The Base Realignment and Closure Commission (BRAC) will have finished its work by week's end, and Ellsworth Air Force Base in South Dakota probably will be closed forever. That also will close Sen. John Thune's tenure as national Republican poster boy following his victory last year over Senate Democratic leader Tom Daschle. This is a cautionary tale of what happens when politicians forget politics.
President Bill Clinton saved Ellsworth for Daschle during the last BRAC process, in 1995, but President Bush was detached in 2005. The resulting closure demolishes Thune's home-state prestige and threatens Republican domination of western South Dakota (where Ellsworth is located) by eliminating 6,000 civilian jobs. Local political setbacks may be reversed, but damage done to Thune as a national fundraiser and candidate-recruiter seems irrevocable. He has been transformed from regular to maverick. Bush might ask himself: Is closing one air base worth this?
BRAC's defenders say the price is not too high because no military installations could be closed if politics prevailed. Yet to ignore Thune and consider Ellsworth the same as big-state base closings contradicts the image of a White House that puts politics first. Instead, the Bush team looked like tone-deaf, old-fashioned Republicans interested more in going by the book than in winning elections.
Thune has declined to speak on the record until the BRAC process is finished, but he clearly is no happy warrior. Were it not for Bush, Thune would be finishing his third year as governor of South Dakota. Anxious to regain control of the Senate in the 2002 elections, the president pressured Thune to challenge Democratic Sen. Tim Johnson. Thune lost by 524 votes thanks to questionable election procedures, but instead of protesting, he moved on to challenge Daschle.
While Thune's conservatism was more in tune with South Dakota than Daschle's liberalism, the Democratic floor leader argued that he could do more for the state. Campaigner Daschle told how in 1995 the Air Force marked Ellsworth for closure and he went to Clinton. The president telephoned the Pentagon to take Ellsworth off the list before it reached the BRAC.
Thune tried the same thing this year, but Bush withheld himself from the process. The new senator talked to Vice President Cheney, Defense Secretary Donald Rumsfeld, Bush political adviser Karl Rove and Cheney aide Scooter Libby. But the same people who could not do enough for candidate Thune could do nothing for Sen. Thune. The Air Force, still smarting from Clinton's intervention, made the Ellsworth closing stick this time.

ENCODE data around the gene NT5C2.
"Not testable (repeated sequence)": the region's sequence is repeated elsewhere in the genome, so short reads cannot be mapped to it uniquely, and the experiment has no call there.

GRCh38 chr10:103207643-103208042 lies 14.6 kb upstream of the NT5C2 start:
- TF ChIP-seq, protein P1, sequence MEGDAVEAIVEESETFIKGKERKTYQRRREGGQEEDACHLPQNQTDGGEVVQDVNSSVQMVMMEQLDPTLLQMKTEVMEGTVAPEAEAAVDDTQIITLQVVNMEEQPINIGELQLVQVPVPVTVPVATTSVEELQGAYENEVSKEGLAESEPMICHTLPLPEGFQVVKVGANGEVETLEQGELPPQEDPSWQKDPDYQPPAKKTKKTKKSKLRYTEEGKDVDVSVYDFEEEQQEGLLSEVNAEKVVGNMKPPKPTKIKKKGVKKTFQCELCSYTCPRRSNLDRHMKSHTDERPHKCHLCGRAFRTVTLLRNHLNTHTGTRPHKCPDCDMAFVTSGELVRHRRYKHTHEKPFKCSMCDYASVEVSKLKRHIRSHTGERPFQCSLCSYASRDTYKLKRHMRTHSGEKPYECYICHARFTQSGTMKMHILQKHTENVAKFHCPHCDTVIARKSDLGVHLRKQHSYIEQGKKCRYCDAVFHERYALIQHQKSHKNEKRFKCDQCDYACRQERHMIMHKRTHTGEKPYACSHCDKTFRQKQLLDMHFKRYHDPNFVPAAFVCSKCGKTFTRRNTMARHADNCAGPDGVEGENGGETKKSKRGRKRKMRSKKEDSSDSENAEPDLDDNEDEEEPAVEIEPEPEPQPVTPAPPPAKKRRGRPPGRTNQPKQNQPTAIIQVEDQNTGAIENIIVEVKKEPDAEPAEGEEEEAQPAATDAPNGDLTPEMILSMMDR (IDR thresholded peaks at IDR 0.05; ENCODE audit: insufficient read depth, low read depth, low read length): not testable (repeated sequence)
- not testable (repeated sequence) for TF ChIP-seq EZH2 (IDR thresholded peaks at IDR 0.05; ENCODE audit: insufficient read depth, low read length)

As Republican poster boy, Thune had been in nationwide demand as the Daschle-slayer. In May, he shut down those efforts to concentrate on Ellsworth, declining more than 100 invitations after raising $2 million in one week. He effectively resigned as a recruiter for Senate candidates on the grounds that his own experience was disillusioning. The early favorite as National Republican Senatorial Committee chairman for the crucial 2008 elections is now off the list.
When the year began, Thune's political future seemed unlimited. He was young (44), handsome, articulate, conservative. Now he is becoming a "Son of the Wild Jackass" familiar to the Great Plains. Seeking separation from the White House, Thune came out against confirmation of John Bolton as United Nations ambassador and broke with Bush by opposing the Central American Free Trade Agreement (CAFTA).
North Dakota's Kent Conrad and Byron Dorgan, two of the most partisan Democrats in the Senate, were able to save Grand Forks Air Force Base even though it fell below Ellsworth in most measurements. The firm of former Air Force chief of staff Gen. Ronald Fogleman received $400,000 from the city of Grand Forks to argue its case. An Air Force old boy exercised more clout than a rising Republican politician.
Thune's political plea that fell on deaf ears at the White House cannot even be offered to the nonpolitical commission. South Dakotans argue that closing their base would save only $252 million and could cost as much as $1.75 billion over 20 years. Chances that the BRAC will accept those numbers and keep the base open? About 15 percent. Like Harry Truman, John Thune has found it hard to find a friend in Washington.
(c) 2005 Creators Syndicate Inc.